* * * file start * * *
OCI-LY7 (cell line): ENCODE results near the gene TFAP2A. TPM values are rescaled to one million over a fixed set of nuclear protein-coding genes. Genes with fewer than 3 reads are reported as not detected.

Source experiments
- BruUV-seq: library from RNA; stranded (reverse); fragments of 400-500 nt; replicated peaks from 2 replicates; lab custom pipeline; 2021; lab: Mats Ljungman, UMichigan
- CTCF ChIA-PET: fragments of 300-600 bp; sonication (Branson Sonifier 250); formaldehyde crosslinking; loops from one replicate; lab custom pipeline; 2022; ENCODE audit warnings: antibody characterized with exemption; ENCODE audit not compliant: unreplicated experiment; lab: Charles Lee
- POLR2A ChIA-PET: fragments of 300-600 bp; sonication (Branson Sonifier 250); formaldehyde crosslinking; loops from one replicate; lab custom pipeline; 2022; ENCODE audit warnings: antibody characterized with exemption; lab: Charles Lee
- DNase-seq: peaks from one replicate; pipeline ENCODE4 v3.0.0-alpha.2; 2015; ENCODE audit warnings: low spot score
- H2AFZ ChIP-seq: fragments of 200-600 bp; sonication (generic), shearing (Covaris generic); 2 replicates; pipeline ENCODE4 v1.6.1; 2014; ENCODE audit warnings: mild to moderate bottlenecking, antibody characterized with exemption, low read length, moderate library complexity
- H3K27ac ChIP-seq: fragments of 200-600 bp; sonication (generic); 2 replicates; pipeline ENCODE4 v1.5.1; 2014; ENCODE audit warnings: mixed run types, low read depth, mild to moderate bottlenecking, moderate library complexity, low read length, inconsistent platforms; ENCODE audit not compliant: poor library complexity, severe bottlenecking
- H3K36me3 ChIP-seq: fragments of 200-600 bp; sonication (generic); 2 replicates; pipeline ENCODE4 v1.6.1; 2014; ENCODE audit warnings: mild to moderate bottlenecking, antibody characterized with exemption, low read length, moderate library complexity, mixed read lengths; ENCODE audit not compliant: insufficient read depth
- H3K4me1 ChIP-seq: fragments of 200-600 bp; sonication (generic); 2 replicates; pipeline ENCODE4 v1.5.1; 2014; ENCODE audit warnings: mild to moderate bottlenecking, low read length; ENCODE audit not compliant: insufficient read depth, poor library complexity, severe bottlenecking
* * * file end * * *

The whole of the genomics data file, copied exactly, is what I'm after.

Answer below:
OCI-LY7 (cell line): ENCODE results near the gene TFAP2A. TPM values are rescaled to one million over a fixed set of nuclear protein-coding genes. Genes with fewer than 3 reads are reported as not detected.

Source experiments
- BruUV-seq: library from RNA; stranded (reverse); fragments of 400-500 nt; replicated peaks from 2 replicates; lab custom pipeline; 2021; lab: Mats Ljungman, UMichigan
- CTCF ChIA-PET: fragments of 300-600 bp; sonication (Branson Sonifier 250); formaldehyde crosslinking; loops from one replicate; lab custom pipeline; 2022; ENCODE audit warnings: antibody characterized with exemption; ENCODE audit not compliant: unreplicated experiment; lab: Charles Lee
- POLR2A ChIA-PET: fragments of 300-600 bp; sonication (Branson Sonifier 250); formaldehyde crosslinking; loops from one replicate; lab custom pipeline; 2022; ENCODE audit warnings: antibody characterized with exemption; lab: Charles Lee
- DNase-seq: peaks from one replicate; pipeline ENCODE4 v3.0.0-alpha.2; 2015; ENCODE audit warnings: low spot score
- H2AFZ ChIP-seq: fragments of 200-600 bp; sonication (generic), shearing (Covaris generic); 2 replicates; pipeline ENCODE4 v1.6.1; 2014; ENCODE audit warnings: mild to moderate bottlenecking, antibody characterized with exemption, low read length, moderate library complexity
- H3K27ac ChIP-seq: fragments of 200-600 bp; sonication (generic); 2 replicates; pipeline ENCODE4 v1.5.1; 2014; ENCODE audit warnings: mixed run types, low read depth, mild to moderate bottlenecking, moderate library complexity, low read length, inconsistent platforms; ENCODE audit not compliant: poor library complexity, severe bottlenecking
- H3K36me3 ChIP-seq: fragments of 200-600 bp; sonication (generic); 2 replicates; pipeline ENCODE4 v1.6.1; 2014; ENCODE audit warnings: mild to moderate bottlenecking, antibody characterized with exemption, low read length, moderate library complexity, mixed read lengths; ENCODE audit not compliant: insufficient read depth
- H3K4me1 ChIP-seq: fragments of 200-600 bp; sonication (generic); 2 replicates; pipeline ENCODE4 v1.5.1; 2014; ENCODE audit warnings: mild to moderate bottlenecking, low read length; ENCODE audit not compliant: insufficient read depth, poor library complexity, severe bottlenecking